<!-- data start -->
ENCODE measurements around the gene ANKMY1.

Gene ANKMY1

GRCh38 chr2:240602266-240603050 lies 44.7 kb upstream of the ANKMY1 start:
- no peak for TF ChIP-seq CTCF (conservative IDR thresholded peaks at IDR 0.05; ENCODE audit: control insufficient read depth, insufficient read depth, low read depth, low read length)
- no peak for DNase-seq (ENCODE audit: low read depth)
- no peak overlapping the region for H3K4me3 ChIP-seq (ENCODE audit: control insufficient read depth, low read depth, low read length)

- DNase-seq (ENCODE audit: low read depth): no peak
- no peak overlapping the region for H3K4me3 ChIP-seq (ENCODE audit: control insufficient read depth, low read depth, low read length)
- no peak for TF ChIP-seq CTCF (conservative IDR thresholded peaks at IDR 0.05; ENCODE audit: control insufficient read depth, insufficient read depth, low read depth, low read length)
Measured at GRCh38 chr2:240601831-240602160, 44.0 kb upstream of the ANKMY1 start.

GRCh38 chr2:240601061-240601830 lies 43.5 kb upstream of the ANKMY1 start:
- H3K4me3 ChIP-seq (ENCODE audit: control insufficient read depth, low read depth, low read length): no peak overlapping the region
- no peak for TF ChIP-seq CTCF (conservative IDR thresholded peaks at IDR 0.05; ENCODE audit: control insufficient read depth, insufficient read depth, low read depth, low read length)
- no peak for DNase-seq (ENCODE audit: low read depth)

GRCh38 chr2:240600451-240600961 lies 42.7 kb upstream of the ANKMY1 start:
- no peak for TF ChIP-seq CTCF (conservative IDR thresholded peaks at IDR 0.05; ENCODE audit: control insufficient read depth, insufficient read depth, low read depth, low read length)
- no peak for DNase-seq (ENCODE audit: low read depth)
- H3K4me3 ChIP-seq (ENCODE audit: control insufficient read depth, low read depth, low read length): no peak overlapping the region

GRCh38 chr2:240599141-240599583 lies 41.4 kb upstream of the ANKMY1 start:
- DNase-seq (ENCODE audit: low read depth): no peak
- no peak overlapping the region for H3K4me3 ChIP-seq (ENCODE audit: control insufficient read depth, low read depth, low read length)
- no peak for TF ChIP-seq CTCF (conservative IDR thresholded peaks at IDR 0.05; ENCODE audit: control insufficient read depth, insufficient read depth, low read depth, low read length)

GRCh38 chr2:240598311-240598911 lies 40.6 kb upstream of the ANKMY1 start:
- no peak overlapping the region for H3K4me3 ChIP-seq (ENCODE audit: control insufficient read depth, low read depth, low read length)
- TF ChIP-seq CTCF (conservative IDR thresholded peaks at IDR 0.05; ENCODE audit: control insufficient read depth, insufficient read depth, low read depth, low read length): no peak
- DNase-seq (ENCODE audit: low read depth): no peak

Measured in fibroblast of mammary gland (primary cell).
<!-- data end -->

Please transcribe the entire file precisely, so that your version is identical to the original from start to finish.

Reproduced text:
ENCODE measurements around the gene ANKMY1.

Gene ANKMY1

GRCh38 chr2:240602266-240603050 lies 44.7 kb upstream of the ANKMY1 start:
- no peak for TF ChIP-seq CTCF (conservative IDR thresholded peaks at IDR 0.05; ENCODE audit: control insufficient read depth, insufficient read depth, low read depth, low read length)
- no peak for DNase-seq (ENCODE audit: low read depth)
- no peak overlapping the region for H3K4me3 ChIP-seq (ENCODE audit: control insufficient read depth, low read depth, low read length)

- DNase-seq (ENCODE audit: low read depth): no peak
- no peak overlapping the region for H3K4me3 ChIP-seq (ENCODE audit: control insufficient read depth, low read depth, low read length)
- no peak for TF ChIP-seq CTCF (conservative IDR thresholded peaks at IDR 0.05; ENCODE audit: control insufficient read depth, insufficient read depth, low read depth, low read length)
Measured at GRCh38 chr2:240601831-240602160, 44.0 kb upstream of the ANKMY1 start.

GRCh38 chr2:240601061-240601830 lies 43.5 kb upstream of the ANKMY1 start:
- H3K4me3 ChIP-seq (ENCODE audit: control insufficient read depth, low read depth, low read length): no peak overlapping the region
- no peak for TF ChIP-seq CTCF (conservative IDR thresholded peaks at IDR 0.05; ENCODE audit: control insufficient read depth, insufficient read depth, low read depth, low read length)
- no peak for DNase-seq (ENCODE audit: low read depth)

GRCh38 chr2:240600451-240600961 lies 42.7 kb upstream of the ANKMY1 start:
- no peak for TF ChIP-seq CTCF (conservative IDR thresholded peaks at IDR 0.05; ENCODE audit: control insufficient read depth, insufficient read depth, low read depth, low read length)
- no peak for DNase-seq (ENCODE audit: low read depth)
- H3K4me3 ChIP-seq (ENCODE audit: control insufficient read depth, low read depth, low read length): no peak overlapping the region

GRCh38 chr2:240599141-240599583 lies 41.4 kb upstream of the ANKMY1 start:
- DNase-seq (ENCODE audit: low read depth): no peak
- no peak overlapping the region for H3K4me3 ChIP-seq (ENCODE audit: control insufficient read depth, low read depth, low read length)
- no peak for TF ChIP-seq CTCF (conservative IDR thresholded peaks at IDR 0.05; ENCODE audit: control insufficient read depth, insufficient read depth, low read depth, low read length)

GRCh38 chr2:240598311-240598911 lies 40.6 kb upstream of the ANKMY1 start:
- no peak overlapping the region for H3K4me3 ChIP-seq (ENCODE audit: control insufficient read depth, low read depth, low read length)
- TF ChIP-seq CTCF (conservative IDR thresholded peaks at IDR 0.05; ENCODE audit: control insufficient read depth, insufficient read depth, low read depth, low read length): no peak
- DNase-seq (ENCODE audit: low read depth): no peak

Measured in fibroblast of mammary gland (primary cell).